A Ming Porcelain Dish From The Peony Pavilion Collection
A Late Ming Blue and White Porcelain Dish for the Japanese Market, Tianqi Period 1620 – 1627. This late Ming porcelain dish would have been a Kaiseki, a serving for the Japanese Tea Ceremony meal. The design is of a monkey walking towards a deer, a wasp above with a bird in flight and a pine tree to the right. Parts of this design forms the rebus, juelu fenghou, meaning ‘may you receive high rank and emolument’. The elements taken from the design to create the rebus are ; monkey is hou with a deer lu and wasps feng. The entry for these five Ming dishes in the Peony Pavilion Catalogue has a footnote “A related polychrome example is illustrated in Transitional Wares and Their Forerunners, op. cit., p139″. We sold that dish earlier in the year (2020). See the photograph and reference below the ‘photograph gallery’. The polychrome dish was published and exhibited by the Oriental Ceramics Society of Hong Kong at the Hong Kong Museum of Art in 1981 (see References). There were five of these Ming blue and white Kaiseki dishes sold as lot 294 in the Peony Pavilion Sale in 1989, they came with a box for ten dishes. The other five from the set were sold by Christie’s as lot 295. Box Not Included.
- In good condition, very minor mushikui frits
- Diameter 14.8 cm (5 3/4 inches)
- Published : The Peony Pavilion Collection ; Chinese Tea Ceramics for Japan (c.1580-1650). Christie`s London 12th June 1989, lot 294. Sold £1,650 (set of 5). From a Private Collection, they purchased this piece as well as many others from the Christie's sale of 1989. I was able to buy the complete group from this private collection.
- Stock number
- A related polychrome example sold by Robert McPherson Antiques was exhibited in Hong Kong in 1981 see : Transitional Wares and Their Forerunners' (An exhibition presented by the Oriental Ceramics Society of Hong Kong at the Hong Kong Museum of Art in 1981) page 139, colour plate 162.
A Related Ming Porcelain Dish Sold by Robert McPherson Antiques
See 'Sold Archive' stock number 26044.
A Ming Wucai Porcelain Kaiseki Serving Dish, Early Chongzhen Period c.1635. This Transitional Porcelain dish was made for the Japanese market for use in the Tea Ceremony. This sturdy dish is painted in under-glaze cobalt blue with the addition of overglazed red, yellow and green. The design if of a monkey seated on a rocky outcrop below a fruiting peach tree with a deer in front of him and two wasps below a bird in flight. Parts of this design forms the rebus, juelu fenghou, meaning ‘may you receive high rank and emolument’. The elements taken from the design to create the rebus are ; monkey is hou with a deer lu and wasps feng. The peach reprents the wish for long life. This dish is published in ‘Transitional Wares and Their Forerunners’ An exhibition presented by the Oriental Ceramics Society of Hong Kong at the Hong Kong Museum of Art in 1981 (see References).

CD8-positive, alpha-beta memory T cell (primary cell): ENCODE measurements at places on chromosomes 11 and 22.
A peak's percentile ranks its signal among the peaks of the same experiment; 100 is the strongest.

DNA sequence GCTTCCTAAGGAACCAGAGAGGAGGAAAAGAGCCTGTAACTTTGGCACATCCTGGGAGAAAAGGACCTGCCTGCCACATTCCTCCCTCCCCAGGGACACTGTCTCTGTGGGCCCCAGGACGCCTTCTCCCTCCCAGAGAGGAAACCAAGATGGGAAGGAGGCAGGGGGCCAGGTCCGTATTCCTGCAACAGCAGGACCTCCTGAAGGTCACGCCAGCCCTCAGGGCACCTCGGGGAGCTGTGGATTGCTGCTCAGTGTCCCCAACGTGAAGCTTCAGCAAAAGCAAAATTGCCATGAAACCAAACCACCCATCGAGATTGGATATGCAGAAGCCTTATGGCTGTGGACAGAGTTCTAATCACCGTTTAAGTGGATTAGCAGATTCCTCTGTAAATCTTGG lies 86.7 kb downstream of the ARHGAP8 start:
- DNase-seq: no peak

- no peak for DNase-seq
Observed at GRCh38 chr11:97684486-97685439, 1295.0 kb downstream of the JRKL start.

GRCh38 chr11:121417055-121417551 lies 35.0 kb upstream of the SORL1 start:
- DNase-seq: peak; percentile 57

Wabi - Sabi
A literal translation doesn't work well for the Japanese concept known of Wabi-Sabi. We have imprinted in us a sense of permanence connected with the Classical order, symmetry, things being right, perfect, pristine even. We know an Imperial Qing or Sèvres vase is good quality because it tells us so. The material, fine translucent porcelain, is decorated in rich colours, even gold, the surface filled with decoration that wears its wealth in clear public view. It is perfect and perhaps if we own it will get somewhere nearer perfection ourselves. The Japanese aesthetic of Wabi-Sabi shows us something quite different. Life is imperfect, we are imperfect, the art of life is to live with it. Perhaps, the nearest we get to permanence is the inevitable realisation that transience is part of the ebb and flow of how things are. Nothing is perfect, Wabi-Sabi allows us to see the beauty inherent in imperfection, the rustic and the melancholy. A potter's finger marks on the surface of a pottery bowl, the roughness of a pottery. A ceramic surface can become a landscape in which the eye walks over humble cracks, uneven, faulty, the mind in austere contemplation. Wabi-Sabi can be condensed to 'wisdom in natural simplicity'.
Wabi-Sabi stems from from Zen Buddhist thought, 'The Three Marks of Existence' ; impermanence, suffering and the emptiness or absence of self-nature. These ideas came to Japan from China in the Medieval Period, they have developed over the centuries and have greatly affected Japanese culture. For example the Japanese tea ceremony, which is the embodiment of perfection, uses ceramics which are imperfect. It was not just the pottery made in Japan that needed to have a Wabi-Sabi nature but also the Chinese porcelain made for the Japanese tea ceremony. During the late Ming dynasty the Chinese supplied Japan with porcelain for the tea ceremony, not just for the ceremony itself but for the meal that was taken with it, the Chinese even supplied charcoal burners for them to light their pipes. This Chinese porcelain was made at Jingdezhen to Japanese designs, sent from Japan. The Japanese wanted the Chinese to work against their normal way, they requested firing faults, imperfections and unevenness. The Chinese were sometimes rather too precise in their making of these imperfections, often adding faults carefully and even symmetrically. I imagined they could have thought, 'why do our customers want us to make these things so badly'. Clearly Wabi-Sabi was lost on them.